It's hard to fathom the logistical gymnastics that take place every day on site of the $700 million Geocon behemoth, Republic, which is rising up from the shores of Lake Ginninderra in Belconnen.
There are hundreds of workers to coordinate, countless jobs to be done to transform what are now great slabs of concrete and intricately-scaffolded spaces into what the marketing images show as gleaming towers reaching high into the sky.
Geocon director of construction Damon Smith said the day-to-day manoeuvres were sometimes a daunting task.
"I think when you look at having to move 500 people around a site each day, bringing materials, personnel, to each work front and controlling how it all comes in, it is no easy task," he said.
"But when you've got a great team around you and you've got the professionals they employ at Geocon, it certainly makes life easier."
The largest mixed residential-commercial development now underway anywhere in Australia, Republic is almost putting another suburb on the map of Canberra.
Geocon calls it a "microcosm of a city", with open space, shops, a 152-room hotel, live performance theatre and Canberra's first Woolworths Metro supermarket in the mix.
Four towers are being built, creating 1213 apartments for a new population of around 2000 people.
The boarding along Eastern Valley Way hides a vast construction site with up to 550 workers on the ground.
Some Republic facts and figures:
- 380,000 tonnes of dirt has been removed, which equates to 13,500 loads with a truck and trailer;
- 41,325 cubic metres of concrete will be poured, which is the same as 22 Olympic swimming pools of concrete;
- 6125 tonnes of reinforcement are in the development - or the same as 437 ACTION buses;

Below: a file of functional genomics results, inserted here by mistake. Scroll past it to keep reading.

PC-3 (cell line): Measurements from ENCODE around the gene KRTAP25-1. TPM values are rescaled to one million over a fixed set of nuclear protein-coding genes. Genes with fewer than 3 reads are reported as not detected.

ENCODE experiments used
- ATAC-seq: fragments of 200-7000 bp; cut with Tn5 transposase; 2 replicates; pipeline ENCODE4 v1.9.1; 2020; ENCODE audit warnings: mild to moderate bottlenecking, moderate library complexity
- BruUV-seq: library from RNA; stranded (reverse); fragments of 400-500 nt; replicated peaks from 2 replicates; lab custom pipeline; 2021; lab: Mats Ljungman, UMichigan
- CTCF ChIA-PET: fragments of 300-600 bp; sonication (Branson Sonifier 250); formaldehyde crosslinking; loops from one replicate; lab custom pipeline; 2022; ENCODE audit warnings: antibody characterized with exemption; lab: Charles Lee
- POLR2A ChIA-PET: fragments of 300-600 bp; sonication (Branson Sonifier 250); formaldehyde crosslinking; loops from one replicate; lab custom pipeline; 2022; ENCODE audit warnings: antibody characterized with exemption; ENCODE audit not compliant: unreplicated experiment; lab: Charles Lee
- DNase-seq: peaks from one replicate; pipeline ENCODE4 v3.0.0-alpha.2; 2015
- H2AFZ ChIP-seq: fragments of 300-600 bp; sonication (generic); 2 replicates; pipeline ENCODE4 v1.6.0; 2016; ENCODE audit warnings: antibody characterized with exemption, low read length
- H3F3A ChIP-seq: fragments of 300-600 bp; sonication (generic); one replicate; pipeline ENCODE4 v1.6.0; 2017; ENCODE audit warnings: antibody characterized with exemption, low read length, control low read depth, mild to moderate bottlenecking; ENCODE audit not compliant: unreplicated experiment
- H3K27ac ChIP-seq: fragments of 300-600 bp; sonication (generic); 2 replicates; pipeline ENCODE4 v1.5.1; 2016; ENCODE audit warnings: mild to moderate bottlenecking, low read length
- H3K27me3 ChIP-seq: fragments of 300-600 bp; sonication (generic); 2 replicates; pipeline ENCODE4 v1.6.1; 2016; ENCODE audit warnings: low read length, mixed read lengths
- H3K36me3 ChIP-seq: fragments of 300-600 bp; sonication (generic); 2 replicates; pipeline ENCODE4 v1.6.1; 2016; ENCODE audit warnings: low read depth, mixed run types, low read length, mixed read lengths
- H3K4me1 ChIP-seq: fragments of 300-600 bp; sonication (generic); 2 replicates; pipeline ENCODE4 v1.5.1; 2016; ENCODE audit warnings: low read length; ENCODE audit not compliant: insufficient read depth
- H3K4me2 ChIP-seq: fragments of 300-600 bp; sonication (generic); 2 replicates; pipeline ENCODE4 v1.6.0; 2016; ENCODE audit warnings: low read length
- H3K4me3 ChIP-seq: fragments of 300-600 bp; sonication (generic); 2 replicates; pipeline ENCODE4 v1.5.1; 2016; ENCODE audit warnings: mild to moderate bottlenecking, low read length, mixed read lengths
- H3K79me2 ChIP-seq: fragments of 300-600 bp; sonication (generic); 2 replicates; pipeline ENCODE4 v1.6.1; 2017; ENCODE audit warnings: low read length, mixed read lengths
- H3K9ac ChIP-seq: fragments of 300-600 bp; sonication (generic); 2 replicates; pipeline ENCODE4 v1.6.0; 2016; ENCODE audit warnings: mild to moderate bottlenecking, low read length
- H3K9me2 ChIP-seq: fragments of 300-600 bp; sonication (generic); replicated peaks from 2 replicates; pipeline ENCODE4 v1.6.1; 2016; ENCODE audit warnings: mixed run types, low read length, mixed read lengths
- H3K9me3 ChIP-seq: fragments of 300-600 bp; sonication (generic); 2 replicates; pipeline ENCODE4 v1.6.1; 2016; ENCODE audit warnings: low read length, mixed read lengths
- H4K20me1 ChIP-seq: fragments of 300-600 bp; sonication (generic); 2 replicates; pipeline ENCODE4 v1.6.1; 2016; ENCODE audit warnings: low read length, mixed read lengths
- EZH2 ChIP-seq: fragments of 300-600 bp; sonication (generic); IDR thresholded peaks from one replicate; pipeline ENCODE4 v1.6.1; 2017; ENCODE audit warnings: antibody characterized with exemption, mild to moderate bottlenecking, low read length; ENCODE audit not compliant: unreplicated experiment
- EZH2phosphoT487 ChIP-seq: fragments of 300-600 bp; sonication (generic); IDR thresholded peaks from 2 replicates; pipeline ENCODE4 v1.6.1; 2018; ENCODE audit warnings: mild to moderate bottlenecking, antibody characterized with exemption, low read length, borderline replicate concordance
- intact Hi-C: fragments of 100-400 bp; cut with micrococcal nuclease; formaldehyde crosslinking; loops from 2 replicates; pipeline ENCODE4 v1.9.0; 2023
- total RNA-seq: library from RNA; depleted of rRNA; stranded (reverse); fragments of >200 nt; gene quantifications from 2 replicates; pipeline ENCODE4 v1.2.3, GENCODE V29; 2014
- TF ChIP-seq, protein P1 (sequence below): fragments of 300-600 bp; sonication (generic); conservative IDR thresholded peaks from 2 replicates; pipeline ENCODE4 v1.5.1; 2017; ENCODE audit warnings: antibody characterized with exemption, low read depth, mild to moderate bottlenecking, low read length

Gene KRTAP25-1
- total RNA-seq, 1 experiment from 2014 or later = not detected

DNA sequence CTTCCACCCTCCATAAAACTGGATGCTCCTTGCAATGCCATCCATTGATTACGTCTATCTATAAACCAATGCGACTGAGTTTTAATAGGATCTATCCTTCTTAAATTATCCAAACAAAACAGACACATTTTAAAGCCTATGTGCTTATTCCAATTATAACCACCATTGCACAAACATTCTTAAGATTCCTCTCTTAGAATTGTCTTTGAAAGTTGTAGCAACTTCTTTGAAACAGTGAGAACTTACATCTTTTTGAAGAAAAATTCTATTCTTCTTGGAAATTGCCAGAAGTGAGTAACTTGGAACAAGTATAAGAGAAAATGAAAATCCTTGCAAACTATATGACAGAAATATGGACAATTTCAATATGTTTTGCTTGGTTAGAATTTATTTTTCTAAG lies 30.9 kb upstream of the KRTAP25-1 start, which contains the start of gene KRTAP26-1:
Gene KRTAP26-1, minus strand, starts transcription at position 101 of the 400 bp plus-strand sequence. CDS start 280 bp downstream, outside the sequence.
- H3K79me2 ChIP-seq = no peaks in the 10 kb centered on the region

- 60,000 square metres of facade are required - the same area as 133 standard residential blocks in new subdivisions;
- 720km of electric cabling is required, which could stretch from Canberra to Sydney almost three times;
- 350km of hydraulic pipework will be put in to the project
Geocon managing director Nick Georgalis said Republic would change the way people thought about 50-year-old Belconnen, enlivening the area.
"Republic is a big deal for Canberra and Geocon - both in way of sheer numbers and what it will bring to the immediate area," Mr Georgalis said.
"Local business has already enjoyed a distinct uplift thanks to the giant workforce which has assembled on site to pull this development into the sky.
"Things will get even busier once residents start moving in and the towers are home to more than 2000 people."
Geocon development manager Nathan Ross said stage one of the project - the Dusk and Republic buildings - were approaching the half-way point, on track for completion by the end of the year and the first residents due to settle on their apartments just before Christmas.
The town centre won't empty at 5pm when the large government departments close.Geocon managing director Nick Georgalis on the future of Belconnen.
Stage two, the two High Society towers, and the hotel, was just emerging from the ground, due to be finished in mid-2020.
Mr Smith said teams of workers were assigned to each tower, with meetings from 6am to plan out the day.
"So each day begins with a pre-start [meeting] as the whole job and then broken into individual sections on what each person has to do each day to meet our construction program," Mr Smith said.
There is a mini-warehouse on site to receive and allocate all the tonnes of materials.
"Other builders around town would import balustrades, windows, building materials from overseas but we've sourced that locally and are having it built in Hume," Mr Smith said.
"The total workforce, while it is around 500 on-site at the moment, the greater effect of that is more around 2000, 2500 across the life-cycle of the project.
"Designers, engineers, all the way through to our customer care team who hand everything over to the owner. When you put that into perspective, the economic impact that has on the ACT is rather large."
Mr Smith said the project will provide the tallest tower in Canberra, at 113 metres, rising seven storeys higher than another Geocon residential development, the 27-storey Wayfarer, across Eastern Valley Way, which when built in 2017, held the mantle of tallest residential tower in Canberra.
The High Society towers, at 113-metres and 100-metres high, are also 27-storeys but will rise higher than Wayfarer due to the raised ground level.
"Having been with Geocon for nine years now and watching the company grow from a residential cottage builder to a high-rise builder, has been a great journey, a very rewarding one, and to be delivering this project is certainly the highlight of my career thus far," Mr Smith said.